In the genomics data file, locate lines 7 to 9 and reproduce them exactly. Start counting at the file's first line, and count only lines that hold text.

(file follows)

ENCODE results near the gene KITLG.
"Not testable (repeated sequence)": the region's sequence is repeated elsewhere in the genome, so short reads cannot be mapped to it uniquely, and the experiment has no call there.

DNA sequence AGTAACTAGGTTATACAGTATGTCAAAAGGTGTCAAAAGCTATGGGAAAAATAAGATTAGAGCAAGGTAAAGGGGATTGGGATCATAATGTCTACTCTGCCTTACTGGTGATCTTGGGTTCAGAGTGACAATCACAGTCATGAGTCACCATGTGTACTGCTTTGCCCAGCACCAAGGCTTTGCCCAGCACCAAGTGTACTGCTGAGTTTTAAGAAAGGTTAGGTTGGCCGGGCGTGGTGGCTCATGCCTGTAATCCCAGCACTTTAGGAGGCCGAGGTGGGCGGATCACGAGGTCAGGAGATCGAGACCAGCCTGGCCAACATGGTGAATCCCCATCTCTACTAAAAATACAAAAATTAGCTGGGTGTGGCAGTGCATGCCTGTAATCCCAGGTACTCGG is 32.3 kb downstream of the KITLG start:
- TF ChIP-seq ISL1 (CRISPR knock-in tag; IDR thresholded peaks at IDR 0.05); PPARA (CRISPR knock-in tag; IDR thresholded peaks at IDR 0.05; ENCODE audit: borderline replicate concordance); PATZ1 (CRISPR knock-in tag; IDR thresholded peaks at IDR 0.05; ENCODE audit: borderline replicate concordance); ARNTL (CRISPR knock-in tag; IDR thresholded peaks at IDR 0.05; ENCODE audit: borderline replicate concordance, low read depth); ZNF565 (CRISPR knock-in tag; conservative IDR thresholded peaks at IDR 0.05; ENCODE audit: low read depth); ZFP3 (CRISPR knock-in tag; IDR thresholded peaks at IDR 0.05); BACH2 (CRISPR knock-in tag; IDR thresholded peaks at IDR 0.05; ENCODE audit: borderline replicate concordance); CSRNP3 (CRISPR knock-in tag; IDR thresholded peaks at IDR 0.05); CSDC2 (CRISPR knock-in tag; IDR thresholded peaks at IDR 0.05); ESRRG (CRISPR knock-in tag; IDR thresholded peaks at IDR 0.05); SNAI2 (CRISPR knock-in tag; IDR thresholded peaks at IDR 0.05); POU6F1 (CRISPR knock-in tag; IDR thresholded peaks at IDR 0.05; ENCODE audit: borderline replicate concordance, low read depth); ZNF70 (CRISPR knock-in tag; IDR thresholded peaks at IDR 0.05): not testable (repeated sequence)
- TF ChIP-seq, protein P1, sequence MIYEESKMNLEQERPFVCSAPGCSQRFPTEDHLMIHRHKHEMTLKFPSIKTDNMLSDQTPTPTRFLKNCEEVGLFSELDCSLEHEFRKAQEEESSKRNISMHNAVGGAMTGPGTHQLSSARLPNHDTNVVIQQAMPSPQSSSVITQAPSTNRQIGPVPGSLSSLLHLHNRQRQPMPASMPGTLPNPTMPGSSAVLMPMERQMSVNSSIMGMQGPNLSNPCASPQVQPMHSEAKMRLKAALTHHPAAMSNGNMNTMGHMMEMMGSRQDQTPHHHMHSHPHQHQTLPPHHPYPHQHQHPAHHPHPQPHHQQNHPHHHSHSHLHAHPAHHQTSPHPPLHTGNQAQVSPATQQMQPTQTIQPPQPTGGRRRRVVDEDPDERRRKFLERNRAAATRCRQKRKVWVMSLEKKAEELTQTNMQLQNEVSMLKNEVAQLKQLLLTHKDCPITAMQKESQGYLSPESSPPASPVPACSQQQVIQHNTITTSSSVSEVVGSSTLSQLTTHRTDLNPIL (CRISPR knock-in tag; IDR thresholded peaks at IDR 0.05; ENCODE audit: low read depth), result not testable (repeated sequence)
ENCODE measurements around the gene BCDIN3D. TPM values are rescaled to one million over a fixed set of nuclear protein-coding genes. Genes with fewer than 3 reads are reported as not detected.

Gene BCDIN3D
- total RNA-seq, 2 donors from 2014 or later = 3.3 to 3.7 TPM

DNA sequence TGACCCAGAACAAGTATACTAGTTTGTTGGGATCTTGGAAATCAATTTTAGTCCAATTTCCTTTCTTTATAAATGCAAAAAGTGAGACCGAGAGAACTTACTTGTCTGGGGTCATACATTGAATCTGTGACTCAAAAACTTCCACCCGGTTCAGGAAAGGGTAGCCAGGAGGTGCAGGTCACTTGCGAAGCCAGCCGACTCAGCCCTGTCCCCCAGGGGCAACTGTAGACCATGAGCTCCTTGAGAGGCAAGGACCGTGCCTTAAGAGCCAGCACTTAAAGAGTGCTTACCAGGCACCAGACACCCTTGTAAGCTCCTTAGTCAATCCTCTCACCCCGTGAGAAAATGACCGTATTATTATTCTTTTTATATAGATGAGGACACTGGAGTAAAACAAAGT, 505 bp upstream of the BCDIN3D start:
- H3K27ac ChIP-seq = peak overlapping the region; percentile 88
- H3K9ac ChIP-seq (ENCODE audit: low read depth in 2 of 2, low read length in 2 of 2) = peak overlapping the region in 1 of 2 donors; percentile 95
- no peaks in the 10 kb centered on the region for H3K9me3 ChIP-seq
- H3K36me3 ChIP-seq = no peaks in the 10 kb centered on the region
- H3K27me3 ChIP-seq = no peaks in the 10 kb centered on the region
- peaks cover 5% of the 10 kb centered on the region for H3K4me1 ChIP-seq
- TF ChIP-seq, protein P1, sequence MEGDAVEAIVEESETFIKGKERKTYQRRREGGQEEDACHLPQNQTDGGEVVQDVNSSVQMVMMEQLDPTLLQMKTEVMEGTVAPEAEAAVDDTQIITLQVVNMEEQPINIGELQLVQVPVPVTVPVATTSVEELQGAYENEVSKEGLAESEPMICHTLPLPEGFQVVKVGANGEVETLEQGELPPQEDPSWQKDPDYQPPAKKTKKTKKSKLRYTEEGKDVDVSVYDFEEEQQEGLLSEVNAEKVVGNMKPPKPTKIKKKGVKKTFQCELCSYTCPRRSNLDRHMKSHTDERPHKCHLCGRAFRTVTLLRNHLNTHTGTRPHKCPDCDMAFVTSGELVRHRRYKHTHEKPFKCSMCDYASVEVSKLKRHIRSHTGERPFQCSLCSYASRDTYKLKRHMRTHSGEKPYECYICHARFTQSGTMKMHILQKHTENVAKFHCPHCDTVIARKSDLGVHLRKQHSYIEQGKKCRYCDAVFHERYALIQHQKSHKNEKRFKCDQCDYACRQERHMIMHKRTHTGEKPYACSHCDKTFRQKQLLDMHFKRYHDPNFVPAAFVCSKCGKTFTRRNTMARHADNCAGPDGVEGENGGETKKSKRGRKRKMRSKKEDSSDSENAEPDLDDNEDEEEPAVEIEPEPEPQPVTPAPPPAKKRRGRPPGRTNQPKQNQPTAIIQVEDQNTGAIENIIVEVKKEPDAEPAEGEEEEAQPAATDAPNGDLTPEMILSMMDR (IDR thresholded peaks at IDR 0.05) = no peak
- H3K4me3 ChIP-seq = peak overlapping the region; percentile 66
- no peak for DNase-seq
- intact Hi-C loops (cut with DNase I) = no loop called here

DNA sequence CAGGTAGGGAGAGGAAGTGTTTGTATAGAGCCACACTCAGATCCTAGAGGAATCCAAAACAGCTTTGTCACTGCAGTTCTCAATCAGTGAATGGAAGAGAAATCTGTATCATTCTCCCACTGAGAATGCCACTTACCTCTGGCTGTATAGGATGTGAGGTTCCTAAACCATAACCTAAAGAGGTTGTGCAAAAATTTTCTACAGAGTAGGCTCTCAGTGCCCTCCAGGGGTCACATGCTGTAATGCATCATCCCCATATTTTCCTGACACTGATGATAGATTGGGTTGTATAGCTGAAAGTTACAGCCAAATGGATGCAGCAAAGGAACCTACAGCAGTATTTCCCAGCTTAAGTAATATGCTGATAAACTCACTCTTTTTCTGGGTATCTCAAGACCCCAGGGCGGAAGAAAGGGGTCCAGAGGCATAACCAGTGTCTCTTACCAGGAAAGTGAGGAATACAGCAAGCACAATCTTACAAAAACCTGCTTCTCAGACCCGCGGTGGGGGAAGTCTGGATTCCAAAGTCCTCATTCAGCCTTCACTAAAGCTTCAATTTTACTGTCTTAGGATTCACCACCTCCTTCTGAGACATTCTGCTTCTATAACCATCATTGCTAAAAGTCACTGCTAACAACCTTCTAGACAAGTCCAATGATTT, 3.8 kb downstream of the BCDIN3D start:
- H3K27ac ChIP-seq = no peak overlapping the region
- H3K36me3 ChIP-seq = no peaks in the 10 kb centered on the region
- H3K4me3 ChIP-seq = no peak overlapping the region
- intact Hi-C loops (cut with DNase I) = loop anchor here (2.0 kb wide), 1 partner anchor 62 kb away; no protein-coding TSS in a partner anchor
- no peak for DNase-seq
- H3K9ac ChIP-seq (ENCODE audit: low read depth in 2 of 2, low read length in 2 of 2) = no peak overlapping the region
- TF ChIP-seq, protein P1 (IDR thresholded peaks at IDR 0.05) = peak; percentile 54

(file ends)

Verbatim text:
Gene BCDIN3D
- total RNA-seq, 2 donors from 2014 or later = 3.3 to 3.7 TPM

DNA sequence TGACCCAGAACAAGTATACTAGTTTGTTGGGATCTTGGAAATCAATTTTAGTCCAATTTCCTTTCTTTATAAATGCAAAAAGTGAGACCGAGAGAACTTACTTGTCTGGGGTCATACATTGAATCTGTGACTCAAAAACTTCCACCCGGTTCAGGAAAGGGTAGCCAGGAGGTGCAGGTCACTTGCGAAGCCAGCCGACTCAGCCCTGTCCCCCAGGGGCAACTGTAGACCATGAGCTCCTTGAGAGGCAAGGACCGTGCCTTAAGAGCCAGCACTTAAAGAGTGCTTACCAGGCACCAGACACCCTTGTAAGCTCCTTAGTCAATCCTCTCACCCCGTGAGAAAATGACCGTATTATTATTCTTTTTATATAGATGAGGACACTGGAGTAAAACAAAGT, 505 bp upstream of the BCDIN3D start: